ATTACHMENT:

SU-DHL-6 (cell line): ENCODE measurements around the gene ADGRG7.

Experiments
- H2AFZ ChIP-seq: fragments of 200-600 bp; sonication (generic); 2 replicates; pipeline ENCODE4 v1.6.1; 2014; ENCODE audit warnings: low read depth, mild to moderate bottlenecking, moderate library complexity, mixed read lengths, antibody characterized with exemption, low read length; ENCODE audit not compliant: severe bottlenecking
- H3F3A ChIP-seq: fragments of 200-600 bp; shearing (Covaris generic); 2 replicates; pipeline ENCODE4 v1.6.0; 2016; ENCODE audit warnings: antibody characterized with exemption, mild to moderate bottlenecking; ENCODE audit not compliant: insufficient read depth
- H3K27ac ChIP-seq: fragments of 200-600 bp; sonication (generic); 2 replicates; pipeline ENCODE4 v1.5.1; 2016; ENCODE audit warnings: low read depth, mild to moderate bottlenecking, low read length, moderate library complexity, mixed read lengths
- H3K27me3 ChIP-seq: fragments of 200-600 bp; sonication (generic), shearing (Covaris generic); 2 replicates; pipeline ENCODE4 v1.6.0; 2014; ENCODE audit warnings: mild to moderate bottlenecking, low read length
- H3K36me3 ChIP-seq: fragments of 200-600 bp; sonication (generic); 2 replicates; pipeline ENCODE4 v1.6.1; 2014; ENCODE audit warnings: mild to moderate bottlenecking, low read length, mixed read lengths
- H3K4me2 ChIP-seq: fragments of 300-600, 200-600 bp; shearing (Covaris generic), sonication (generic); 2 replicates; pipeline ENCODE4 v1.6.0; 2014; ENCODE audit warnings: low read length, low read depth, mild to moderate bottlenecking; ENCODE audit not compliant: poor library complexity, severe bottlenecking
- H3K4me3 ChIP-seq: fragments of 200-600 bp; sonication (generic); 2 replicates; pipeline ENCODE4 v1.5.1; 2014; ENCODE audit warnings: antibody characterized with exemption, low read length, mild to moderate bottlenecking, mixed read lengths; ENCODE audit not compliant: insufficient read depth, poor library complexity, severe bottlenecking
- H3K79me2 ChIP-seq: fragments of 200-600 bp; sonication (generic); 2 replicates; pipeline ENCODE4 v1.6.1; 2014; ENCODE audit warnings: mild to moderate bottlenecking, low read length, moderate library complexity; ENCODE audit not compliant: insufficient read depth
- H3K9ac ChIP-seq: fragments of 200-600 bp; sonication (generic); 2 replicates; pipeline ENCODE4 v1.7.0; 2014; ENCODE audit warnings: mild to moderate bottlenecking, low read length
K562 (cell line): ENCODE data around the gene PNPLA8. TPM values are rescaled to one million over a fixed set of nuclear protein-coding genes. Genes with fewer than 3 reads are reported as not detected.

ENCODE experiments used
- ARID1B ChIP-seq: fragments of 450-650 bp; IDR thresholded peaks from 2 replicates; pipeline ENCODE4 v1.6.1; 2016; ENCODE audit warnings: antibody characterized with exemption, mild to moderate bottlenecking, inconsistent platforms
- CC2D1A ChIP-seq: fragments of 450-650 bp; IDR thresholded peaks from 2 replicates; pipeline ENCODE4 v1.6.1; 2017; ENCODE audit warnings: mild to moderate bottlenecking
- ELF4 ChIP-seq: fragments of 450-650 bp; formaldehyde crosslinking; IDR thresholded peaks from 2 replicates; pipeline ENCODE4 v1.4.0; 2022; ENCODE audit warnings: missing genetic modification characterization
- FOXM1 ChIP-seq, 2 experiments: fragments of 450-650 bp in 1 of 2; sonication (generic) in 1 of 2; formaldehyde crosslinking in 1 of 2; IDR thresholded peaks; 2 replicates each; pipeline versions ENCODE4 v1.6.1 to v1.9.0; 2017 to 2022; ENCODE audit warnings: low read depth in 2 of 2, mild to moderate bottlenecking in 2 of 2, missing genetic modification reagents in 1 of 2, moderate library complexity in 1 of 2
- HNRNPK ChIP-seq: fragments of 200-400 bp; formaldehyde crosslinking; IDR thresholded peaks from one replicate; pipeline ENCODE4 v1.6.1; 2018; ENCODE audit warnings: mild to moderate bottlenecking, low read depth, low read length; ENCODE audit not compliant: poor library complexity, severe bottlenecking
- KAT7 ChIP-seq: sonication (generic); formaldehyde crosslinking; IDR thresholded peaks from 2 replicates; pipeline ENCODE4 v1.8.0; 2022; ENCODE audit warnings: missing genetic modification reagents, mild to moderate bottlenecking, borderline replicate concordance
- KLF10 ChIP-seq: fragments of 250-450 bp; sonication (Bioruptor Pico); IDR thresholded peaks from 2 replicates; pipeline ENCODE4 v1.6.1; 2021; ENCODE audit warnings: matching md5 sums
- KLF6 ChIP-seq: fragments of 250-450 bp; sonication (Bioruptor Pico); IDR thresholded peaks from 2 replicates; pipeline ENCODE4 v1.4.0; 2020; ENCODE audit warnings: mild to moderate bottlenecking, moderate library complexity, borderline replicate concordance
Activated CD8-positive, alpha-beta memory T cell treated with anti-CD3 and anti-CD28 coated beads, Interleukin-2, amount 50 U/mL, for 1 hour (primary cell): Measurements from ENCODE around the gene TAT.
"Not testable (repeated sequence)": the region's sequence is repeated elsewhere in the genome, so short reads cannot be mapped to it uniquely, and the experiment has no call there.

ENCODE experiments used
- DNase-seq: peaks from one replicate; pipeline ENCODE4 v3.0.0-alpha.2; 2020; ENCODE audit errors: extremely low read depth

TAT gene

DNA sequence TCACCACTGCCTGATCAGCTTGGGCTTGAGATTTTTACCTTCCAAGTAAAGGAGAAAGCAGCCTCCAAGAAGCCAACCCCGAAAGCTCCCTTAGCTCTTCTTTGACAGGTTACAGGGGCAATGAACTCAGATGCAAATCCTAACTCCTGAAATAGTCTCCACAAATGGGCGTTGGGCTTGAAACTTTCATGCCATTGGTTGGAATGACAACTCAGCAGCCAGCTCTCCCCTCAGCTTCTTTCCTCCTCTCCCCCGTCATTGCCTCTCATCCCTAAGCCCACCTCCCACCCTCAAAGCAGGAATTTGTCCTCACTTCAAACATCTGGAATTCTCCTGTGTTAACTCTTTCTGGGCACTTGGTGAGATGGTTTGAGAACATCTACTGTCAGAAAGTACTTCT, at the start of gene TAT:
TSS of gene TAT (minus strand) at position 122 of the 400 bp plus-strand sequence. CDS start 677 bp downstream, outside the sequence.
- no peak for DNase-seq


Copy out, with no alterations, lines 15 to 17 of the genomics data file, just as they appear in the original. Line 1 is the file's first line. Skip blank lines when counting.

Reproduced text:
- CC2D1A ChIP-seq: fragments of 450-650 bp; IDR thresholded peaks from 2 replicates; pipeline ENCODE4 v1.6.1; 2017; ENCODE audit warnings: mild to moderate bottlenecking
- ELF4 ChIP-seq: fragments of 450-650 bp; formaldehyde crosslinking; IDR thresholded peaks from 2 replicates; pipeline ENCODE4 v1.4.0; 2022; ENCODE audit warnings: missing genetic modification characterization
- FOXM1 ChIP-seq, 2 experiments: fragments of 450-650 bp in 1 of 2; sonication (generic) in 1 of 2; formaldehyde crosslinking in 1 of 2; IDR thresholded peaks; 2 replicates each; pipeline versions ENCODE4 v1.6.1 to v1.9.0; 2017 to 2022; ENCODE audit warnings: low read depth in 2 of 2, mild to moderate bottlenecking in 2 of 2, missing genetic modification reagents in 1 of 2, moderate library complexity in 1 of 2